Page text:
But, amazing to be told, in 1842, Botta discovered the ruins of the Sargon's palace, in Khorsabad, on the north edge of Nineveh, with treasures and inscriptions showing him to have been one of Assyria's greatest kings. Yet his name had disappeared from history, save this one mention in Isaiah, till Botta's discovery.

Halley’s Bible Handbook, Isaiah, Henry H. Halley, pp. 285-287


Doctrinal Theme(s):


The keynote of Isaiah is salvation.  His name means “Jehovah saves.”


Isaiah lived most of his life in Jerusalem (Judah) during the reigns of five different kings: Uzziah, Jotham, Ahaz, Hezekiah, and Manasseh…and during the time when Israel was destroyed (722 B.C.).  Tradition tells us that he was martyred during the reign of Manasseh (696-642)…for resisting Manasseh’s involvement in idolatry…by being sawn in two while inside a hollow log or while bound between two planks of wood (cf. Hebrews 11:37).

He has often been called the “evangelical prophet” or “Messianic prophet” because he writes often about the redemptive ministry of the Messiah (John 12:41).  There is more about the person and work of Christ found in Isaiah than in any other book of the Old Testament (1:18; 2:4; 6:3,8; 7:14; 9:6-7; 11:9; 26:3; 35:1; 40:3; 48:16; 53; 55:1; 57:15; 59:1; 61:1-3).  Isaiah is quoted more in the New Testament than any other prophet.  He wrote other books that are mentioned but not included in the Bible: a Life of Uzziah (2 Chronicles 26:22); a book of the Kings of Israel and Judah (2 Chronicles 32:32).


This book of Isaiah is written with two distinct emphases.  Because of this some Bible scholars believe that there was more than one author.  This need not be the case.  It is the work of one man with two messages.  In the first of the book Isaiah pictured Israel.  In the last of the book, the prophet beheld Jesus bearing our load of sin, and he told the story; then he beheld Christ exalted and glorified and shouted of his vision from the housetop.  It is the same prophet all the time but suiting his language to the theme at hand.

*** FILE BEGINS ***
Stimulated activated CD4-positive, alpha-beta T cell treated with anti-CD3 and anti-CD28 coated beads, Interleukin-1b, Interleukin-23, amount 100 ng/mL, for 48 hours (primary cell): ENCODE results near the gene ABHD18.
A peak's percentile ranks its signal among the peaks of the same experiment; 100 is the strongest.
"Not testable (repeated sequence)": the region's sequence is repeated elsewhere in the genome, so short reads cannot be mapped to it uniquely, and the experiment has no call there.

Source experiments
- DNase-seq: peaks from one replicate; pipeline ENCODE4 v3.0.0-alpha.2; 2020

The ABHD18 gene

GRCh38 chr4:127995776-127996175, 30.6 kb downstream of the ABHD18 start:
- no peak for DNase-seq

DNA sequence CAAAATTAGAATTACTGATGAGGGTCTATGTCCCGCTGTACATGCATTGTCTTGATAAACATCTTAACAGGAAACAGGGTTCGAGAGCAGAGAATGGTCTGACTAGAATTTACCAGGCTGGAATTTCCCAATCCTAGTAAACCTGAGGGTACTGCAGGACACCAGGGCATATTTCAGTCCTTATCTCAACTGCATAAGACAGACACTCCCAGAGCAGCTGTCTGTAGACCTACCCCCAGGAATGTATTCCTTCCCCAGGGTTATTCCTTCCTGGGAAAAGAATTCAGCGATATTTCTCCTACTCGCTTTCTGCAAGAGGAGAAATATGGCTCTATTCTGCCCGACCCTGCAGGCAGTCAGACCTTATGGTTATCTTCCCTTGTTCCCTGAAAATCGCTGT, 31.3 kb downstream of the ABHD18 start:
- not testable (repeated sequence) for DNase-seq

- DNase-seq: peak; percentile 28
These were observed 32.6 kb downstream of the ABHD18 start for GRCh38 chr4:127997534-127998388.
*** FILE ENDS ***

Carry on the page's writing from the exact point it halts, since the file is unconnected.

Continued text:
What the Bible is All About, Henrietta C. Mears, p. 212


The life of Christ is portrayed in Isaiah:

Birth—7:14; 9:6




Simplicity of life—7:15


Death—Chapter 53


Glorious reign—11:3-16; 32.

What the Bible is All About, Henrietta C. Mears, p. 214


How to Remember the 66 Chapters

  1. Isaiah has 66 Chapters—The Bible has 66 Books
  2. ISAIAH HAS TWO MAIN DIVISIONS—the first of 39 Chapters…the second of 27 Chapters(3) The prevailing note in the first division of Isaiah is judgment.      The prevailing note in the second division of Isaiah is comfort.Through the Bible in One Year, Allen B. Stringfellow, p. 76
  3.       The prevailing note in the New Testament is grace.
  4.       The prevailing note in the Old Testament is Law.
  5. So, the Bible has two main parts—the Old Testament of 39 Books and the New Testament of 27 Books.




Secrets of Isaiah’s Life

This experience of Isaiah’s should be every disciple’s experience.  The secret of Isaiah’s power lay in this vision in the Temple, I saw the Lord!

Conviction—Woe is me…I am undone was the cry brought on by the sense of sinfulness before God’s holiness (6:5).

Confession—A man of unclean lips.  A broken heart and a contrite heart is precious to the Lord (6:5).

Cleansing—Thy sin purged.  After confession, a flying seraph cleansed his lips with a hot coal off the altar (6:7).

Consecration—Here am I; send me (6:8).

Commission—Go, God’s command (6:9)

What the Bible is All About, Henrietta C. Mears, pp. 216-217


The Chronological order of the chapters of Isaiah:


Chapters 1‑39 have two historical centers: the Syro-Ephraimite war in chapter 7 where Ahaz is urged to trust the Lord (the implication is that Ahaz should not go to Assyria for help), and the Assyrian attack in 36‑37. Isaiah meets Ahaz at the “conduit of the upper pool, on the highway to the fuller’s field,” the precise place the Rab Shakeh hurled insults and threats at Hezekiah who trusted Yahweh and was delivered. This section of Isaiah should be considered the “Assyrian” section. It should probably be understood as a response to the Assyrian threat in which Judah is urged to repent of her sins and trust Yahweh for deliverance.

Chapters 36‑37 are a statement of the devastating results of apostate Ahaz’ refusal to trust Yahweh (the help, Assyria, becomes his son’s enemy). They also show Yahweh’s grace to a repentant Hezekiah as the Assyrians are supernaturally routed.